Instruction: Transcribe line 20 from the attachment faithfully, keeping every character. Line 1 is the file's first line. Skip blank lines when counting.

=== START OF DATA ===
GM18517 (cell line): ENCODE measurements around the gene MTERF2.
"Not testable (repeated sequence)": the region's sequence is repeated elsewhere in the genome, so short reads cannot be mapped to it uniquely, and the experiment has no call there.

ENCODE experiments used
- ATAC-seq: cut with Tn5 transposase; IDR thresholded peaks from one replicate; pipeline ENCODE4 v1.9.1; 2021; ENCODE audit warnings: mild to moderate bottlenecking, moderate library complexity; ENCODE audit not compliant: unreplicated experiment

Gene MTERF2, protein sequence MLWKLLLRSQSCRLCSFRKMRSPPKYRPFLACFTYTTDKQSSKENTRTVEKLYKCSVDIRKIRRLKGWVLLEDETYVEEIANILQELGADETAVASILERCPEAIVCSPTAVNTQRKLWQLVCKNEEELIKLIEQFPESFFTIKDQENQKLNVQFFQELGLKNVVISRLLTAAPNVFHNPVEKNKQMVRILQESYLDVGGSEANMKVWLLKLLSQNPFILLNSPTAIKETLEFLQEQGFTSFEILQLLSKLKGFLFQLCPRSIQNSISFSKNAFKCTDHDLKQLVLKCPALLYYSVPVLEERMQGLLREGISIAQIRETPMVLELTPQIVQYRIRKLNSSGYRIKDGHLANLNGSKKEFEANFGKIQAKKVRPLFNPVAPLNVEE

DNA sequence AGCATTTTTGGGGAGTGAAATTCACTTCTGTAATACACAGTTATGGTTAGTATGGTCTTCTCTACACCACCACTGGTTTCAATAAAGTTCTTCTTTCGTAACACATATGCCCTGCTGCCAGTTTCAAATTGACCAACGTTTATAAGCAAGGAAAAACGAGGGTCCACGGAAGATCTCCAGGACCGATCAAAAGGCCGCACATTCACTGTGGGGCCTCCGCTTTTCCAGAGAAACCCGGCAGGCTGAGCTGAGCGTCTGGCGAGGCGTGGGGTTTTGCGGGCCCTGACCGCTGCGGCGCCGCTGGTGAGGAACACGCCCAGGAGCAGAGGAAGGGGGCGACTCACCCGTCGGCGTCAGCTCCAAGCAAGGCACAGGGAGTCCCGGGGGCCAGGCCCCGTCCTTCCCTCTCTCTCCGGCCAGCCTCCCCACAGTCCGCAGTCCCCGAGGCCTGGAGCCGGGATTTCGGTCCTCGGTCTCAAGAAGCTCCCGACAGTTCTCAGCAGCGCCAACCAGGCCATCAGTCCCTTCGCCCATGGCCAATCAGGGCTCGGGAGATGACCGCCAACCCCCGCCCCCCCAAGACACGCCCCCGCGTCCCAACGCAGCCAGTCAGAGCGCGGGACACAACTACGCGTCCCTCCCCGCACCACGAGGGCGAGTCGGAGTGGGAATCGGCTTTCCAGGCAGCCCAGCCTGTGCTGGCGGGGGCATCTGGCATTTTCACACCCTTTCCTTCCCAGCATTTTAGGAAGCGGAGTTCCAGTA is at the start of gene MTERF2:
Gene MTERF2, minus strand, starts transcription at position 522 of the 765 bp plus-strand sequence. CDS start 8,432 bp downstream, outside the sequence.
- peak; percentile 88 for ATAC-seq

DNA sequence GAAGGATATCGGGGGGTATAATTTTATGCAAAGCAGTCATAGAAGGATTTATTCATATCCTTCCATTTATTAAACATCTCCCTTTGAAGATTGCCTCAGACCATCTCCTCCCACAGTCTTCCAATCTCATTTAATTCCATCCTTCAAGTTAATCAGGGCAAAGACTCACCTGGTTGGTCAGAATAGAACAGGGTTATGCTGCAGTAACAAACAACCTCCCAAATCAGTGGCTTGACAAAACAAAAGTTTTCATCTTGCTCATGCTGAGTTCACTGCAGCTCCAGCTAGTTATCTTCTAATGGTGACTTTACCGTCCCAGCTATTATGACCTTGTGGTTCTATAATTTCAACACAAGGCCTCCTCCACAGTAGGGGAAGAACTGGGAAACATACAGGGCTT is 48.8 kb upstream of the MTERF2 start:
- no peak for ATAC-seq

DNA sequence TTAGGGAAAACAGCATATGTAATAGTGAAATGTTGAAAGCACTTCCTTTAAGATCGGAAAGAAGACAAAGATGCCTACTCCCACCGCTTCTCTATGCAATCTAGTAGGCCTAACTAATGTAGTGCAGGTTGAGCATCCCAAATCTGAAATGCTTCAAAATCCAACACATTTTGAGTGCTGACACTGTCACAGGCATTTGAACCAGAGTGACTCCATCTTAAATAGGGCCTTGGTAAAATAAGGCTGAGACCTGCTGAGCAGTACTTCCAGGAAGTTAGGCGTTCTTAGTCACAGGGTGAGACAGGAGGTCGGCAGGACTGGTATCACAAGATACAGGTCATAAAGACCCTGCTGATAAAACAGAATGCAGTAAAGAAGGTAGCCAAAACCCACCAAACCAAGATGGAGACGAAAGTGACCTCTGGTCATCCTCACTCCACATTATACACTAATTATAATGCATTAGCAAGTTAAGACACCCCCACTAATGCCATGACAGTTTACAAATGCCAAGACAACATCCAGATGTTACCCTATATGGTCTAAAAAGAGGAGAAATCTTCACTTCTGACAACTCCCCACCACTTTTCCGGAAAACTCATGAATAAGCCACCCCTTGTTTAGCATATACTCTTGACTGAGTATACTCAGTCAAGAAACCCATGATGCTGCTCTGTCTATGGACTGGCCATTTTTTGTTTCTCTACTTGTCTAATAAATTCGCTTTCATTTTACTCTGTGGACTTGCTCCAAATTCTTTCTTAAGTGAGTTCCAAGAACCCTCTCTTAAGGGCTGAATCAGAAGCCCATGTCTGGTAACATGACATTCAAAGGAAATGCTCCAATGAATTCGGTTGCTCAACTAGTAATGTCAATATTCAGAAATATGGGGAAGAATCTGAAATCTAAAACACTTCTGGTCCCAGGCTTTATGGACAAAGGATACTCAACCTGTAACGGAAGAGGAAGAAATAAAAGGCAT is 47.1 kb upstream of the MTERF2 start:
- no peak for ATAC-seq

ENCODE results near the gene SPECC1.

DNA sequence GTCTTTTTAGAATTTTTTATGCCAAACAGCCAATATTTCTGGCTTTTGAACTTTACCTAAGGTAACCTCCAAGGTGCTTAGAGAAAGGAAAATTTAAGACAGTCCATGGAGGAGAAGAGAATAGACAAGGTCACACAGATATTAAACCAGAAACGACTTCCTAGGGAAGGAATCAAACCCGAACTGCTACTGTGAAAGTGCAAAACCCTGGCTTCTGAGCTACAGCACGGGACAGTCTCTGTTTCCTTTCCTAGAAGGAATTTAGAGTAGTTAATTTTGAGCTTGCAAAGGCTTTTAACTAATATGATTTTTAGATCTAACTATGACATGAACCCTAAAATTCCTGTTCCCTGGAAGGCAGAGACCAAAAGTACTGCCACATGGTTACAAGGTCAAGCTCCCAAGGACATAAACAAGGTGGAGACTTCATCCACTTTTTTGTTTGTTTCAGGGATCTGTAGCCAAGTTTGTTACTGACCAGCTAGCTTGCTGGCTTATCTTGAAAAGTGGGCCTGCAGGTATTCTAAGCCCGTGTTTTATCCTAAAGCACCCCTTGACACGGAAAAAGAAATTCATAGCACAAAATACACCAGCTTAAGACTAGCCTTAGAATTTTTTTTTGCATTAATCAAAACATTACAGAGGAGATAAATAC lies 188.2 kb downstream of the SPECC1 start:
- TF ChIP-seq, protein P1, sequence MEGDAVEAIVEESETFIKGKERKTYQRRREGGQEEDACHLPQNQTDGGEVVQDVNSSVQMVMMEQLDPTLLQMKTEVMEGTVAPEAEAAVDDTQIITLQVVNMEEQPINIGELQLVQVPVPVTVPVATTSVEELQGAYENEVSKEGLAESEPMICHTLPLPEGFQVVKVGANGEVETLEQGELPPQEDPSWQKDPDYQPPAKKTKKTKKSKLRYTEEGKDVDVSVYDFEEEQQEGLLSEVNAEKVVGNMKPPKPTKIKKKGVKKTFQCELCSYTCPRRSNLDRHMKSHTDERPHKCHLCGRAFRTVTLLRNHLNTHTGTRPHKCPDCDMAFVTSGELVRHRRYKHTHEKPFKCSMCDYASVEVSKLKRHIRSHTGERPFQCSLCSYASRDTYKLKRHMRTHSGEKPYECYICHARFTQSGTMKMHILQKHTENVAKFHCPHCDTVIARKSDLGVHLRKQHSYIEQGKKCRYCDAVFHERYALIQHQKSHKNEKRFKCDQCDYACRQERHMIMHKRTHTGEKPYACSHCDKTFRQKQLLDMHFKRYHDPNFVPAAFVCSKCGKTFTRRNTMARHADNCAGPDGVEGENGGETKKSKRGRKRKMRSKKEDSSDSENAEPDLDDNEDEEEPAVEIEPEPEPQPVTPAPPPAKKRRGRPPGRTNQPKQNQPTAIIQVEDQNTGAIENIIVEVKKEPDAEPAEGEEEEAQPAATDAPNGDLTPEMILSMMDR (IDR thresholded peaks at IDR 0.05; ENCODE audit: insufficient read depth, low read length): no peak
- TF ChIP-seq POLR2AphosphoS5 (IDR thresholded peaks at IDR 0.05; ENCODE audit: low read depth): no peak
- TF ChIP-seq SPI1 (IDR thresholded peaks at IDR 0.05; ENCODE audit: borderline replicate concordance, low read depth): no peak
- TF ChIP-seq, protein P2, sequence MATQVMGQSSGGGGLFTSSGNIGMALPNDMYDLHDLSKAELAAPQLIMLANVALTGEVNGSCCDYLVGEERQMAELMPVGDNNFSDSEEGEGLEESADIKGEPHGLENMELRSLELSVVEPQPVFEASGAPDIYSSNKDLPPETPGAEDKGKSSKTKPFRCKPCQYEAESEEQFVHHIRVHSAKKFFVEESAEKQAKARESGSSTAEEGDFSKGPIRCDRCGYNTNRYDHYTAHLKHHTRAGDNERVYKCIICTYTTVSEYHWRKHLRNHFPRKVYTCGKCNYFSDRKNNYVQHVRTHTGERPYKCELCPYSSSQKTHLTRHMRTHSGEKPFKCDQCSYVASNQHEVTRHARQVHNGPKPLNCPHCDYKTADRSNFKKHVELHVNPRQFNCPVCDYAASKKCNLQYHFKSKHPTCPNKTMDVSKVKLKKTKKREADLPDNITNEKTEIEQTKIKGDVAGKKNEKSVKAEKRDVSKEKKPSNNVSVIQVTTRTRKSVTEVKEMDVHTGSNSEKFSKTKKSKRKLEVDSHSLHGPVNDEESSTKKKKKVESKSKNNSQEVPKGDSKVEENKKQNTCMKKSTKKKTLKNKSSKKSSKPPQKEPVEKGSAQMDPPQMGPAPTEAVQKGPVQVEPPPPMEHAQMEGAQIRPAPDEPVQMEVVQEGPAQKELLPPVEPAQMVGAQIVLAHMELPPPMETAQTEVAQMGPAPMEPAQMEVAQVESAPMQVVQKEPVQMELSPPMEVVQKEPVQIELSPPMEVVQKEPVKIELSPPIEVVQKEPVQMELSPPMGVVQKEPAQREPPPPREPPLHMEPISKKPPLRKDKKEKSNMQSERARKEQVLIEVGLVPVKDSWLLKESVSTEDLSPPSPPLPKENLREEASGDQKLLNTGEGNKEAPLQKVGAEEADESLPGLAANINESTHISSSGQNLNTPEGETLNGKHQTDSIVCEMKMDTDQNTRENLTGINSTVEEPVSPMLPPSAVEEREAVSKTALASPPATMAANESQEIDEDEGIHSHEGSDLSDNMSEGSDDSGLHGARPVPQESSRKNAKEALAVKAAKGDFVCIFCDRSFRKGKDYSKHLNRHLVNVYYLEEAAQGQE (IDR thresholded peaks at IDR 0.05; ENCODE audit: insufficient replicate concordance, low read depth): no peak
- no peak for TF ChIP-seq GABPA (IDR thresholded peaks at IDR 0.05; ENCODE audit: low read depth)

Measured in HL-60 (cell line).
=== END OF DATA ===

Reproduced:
Measured in HL-60 (cell line).